Tonight's Sky
Sun
Sun
Moon
Moon
Mercury
Mercury
Venus
Venus
Mars
Mars
Jupiter
Jupiter
Saturn
Saturn

Tonight's Sky — Change location

OR

Searching...

Tonight's Sky — Select location

Tonight's Sky — Enter coordinates

° '
° '

Did Supernova 1987A leave behind a pulsar?

Astronomers feel confident SN 1987A left behind a rapidly spinning neutron star. Despite extensive searches and a few false detections, however, the quest to find it has turned up empty.
The physics of a core-collapse supernova is pretty straightforward. Once a star weighing more than about 8 solar-masses has cycled through its available nuclear fuel, its core ends up as an inert ball of iron. The core's mass continually increases as silicon in the overlying layer continues to fuse and dump more iron onto the core. Once the pressure exerted by electrons can no longer support the mounting weight, the core collapses.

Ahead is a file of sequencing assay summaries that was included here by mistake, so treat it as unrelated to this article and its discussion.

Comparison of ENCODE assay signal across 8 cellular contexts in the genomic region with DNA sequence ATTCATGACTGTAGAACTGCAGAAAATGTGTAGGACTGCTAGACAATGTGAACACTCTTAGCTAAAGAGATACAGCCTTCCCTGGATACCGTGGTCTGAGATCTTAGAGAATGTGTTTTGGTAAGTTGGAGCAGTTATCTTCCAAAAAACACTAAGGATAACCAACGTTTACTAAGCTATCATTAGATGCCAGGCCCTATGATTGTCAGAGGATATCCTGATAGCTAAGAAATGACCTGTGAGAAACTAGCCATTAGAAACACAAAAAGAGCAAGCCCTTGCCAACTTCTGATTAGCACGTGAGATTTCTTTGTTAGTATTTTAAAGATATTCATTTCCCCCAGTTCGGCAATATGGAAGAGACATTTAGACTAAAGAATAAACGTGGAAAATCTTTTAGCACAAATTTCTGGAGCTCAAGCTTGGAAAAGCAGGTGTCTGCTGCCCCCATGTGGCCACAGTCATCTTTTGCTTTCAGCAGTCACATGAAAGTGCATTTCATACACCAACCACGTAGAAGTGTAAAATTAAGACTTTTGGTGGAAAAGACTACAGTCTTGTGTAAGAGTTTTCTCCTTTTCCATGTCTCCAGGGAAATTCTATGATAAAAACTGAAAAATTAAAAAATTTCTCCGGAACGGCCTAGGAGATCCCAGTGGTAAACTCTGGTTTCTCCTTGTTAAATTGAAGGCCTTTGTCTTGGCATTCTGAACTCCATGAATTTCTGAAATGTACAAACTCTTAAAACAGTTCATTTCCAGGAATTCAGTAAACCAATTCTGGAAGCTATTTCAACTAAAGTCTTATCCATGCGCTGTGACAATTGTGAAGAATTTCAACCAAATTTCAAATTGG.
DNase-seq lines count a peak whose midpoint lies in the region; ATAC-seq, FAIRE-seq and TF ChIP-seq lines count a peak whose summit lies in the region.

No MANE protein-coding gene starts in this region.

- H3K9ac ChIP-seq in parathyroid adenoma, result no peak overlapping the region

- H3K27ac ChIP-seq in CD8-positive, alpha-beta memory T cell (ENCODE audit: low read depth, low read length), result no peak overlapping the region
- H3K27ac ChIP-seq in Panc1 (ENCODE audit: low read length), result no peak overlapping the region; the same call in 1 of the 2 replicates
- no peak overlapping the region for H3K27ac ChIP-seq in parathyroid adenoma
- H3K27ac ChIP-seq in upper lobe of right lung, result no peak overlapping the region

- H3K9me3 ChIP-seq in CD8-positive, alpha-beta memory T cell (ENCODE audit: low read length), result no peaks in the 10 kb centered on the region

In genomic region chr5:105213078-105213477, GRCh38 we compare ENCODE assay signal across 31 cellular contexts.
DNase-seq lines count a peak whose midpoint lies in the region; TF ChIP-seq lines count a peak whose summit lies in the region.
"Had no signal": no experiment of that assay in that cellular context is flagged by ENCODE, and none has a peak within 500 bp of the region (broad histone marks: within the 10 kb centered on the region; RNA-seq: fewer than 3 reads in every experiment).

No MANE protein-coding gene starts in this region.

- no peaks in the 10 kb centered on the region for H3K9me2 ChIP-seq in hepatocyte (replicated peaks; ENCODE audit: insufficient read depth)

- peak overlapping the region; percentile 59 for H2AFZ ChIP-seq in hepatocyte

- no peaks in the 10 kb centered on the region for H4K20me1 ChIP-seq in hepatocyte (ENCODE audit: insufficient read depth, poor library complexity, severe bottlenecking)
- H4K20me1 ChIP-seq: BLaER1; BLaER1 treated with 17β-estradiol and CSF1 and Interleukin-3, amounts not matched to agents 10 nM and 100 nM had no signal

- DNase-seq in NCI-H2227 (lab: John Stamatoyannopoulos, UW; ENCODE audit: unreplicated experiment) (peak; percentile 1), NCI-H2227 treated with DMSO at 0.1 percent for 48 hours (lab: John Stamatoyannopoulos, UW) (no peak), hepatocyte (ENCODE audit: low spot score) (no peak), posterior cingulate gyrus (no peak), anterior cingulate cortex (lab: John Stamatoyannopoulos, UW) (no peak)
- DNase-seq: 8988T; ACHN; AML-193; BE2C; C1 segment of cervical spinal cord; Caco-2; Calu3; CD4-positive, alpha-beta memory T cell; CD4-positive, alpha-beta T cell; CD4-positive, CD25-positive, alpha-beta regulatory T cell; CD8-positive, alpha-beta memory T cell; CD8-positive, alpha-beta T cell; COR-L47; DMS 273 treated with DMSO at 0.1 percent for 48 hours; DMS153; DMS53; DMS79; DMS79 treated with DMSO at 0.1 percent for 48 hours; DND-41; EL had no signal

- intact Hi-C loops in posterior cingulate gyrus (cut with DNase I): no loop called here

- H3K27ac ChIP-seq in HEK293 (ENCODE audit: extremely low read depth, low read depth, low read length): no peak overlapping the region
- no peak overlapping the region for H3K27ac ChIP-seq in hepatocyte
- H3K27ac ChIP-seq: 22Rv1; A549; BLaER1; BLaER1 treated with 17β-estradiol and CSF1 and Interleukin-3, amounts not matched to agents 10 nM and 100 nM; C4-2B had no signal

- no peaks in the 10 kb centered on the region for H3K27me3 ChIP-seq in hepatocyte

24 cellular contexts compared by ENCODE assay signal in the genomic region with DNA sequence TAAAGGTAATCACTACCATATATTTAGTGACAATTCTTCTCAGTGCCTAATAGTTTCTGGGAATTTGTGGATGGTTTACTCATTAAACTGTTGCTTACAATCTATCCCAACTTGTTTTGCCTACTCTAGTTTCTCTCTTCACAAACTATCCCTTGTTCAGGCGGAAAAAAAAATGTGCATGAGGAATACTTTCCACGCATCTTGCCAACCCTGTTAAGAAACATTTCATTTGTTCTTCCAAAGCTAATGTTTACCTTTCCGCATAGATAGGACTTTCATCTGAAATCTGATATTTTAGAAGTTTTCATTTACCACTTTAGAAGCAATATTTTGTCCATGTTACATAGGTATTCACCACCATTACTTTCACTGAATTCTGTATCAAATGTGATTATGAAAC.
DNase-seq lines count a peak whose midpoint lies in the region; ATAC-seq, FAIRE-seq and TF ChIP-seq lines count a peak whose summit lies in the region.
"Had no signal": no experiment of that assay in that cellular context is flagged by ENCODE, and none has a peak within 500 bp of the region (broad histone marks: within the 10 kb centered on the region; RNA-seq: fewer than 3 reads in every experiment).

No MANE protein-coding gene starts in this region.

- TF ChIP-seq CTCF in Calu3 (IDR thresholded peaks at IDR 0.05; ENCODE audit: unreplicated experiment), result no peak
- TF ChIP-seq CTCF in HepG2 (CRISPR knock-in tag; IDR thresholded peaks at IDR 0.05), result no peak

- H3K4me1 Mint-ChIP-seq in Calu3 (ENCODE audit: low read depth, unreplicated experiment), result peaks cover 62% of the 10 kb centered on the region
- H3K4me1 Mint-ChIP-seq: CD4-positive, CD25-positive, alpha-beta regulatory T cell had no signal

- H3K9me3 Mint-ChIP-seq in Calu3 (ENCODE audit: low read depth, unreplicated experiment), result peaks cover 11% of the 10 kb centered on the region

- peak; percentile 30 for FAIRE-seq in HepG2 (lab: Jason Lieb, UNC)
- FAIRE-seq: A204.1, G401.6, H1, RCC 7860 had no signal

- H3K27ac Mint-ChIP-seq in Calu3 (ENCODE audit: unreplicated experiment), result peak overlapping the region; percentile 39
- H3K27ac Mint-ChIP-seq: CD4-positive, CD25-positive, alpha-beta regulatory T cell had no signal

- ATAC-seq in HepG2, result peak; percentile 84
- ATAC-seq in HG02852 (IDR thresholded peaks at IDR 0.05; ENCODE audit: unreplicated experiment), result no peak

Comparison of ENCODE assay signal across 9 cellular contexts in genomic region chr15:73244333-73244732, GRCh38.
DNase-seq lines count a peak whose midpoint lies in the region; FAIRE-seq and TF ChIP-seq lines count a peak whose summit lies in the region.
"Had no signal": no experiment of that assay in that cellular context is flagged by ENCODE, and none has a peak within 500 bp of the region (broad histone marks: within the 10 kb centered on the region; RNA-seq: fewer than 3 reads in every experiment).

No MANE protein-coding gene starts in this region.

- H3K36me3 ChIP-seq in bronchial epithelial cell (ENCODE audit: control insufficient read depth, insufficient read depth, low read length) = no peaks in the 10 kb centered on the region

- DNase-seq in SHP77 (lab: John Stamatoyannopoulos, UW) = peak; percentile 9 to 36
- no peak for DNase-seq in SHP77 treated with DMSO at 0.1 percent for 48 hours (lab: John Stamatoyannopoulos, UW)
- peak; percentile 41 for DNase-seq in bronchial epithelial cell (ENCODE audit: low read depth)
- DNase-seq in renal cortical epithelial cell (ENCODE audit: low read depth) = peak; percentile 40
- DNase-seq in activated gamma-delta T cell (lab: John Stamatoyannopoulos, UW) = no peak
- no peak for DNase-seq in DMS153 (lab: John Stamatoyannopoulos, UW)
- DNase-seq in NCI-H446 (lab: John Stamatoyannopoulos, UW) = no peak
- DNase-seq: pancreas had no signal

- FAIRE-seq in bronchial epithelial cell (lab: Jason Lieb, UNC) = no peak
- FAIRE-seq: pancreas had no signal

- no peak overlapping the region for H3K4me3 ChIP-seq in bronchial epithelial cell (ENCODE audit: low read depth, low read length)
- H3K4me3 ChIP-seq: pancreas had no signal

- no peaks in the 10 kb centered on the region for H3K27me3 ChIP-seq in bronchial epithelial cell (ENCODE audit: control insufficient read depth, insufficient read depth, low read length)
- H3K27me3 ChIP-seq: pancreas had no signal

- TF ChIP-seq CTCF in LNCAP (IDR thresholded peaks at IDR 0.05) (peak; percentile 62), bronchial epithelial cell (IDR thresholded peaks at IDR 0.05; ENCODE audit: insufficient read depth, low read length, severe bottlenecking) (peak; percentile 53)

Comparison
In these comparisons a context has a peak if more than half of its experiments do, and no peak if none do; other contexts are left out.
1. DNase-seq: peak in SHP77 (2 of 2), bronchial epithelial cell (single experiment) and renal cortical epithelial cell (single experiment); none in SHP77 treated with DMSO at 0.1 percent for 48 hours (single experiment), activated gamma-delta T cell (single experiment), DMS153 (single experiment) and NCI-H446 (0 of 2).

Already a subscriber? Register now!

Registration is FREE and takes only a few seconds to complete. If you are already registered on Astronomy.com, please log in below.
ADVERTISEMENT

FREE EMAIL NEWSLETTER

Receive news, sky-event information, observing tips, and more from Astronomy's weekly email newsletter.

ADVERTISEMENT
ADVERTISEMENT
BoxProductcovernov

Click here to receive a FREE e-Guide exclusively from Astronomy magazine.

Find us on Facebook

Loading...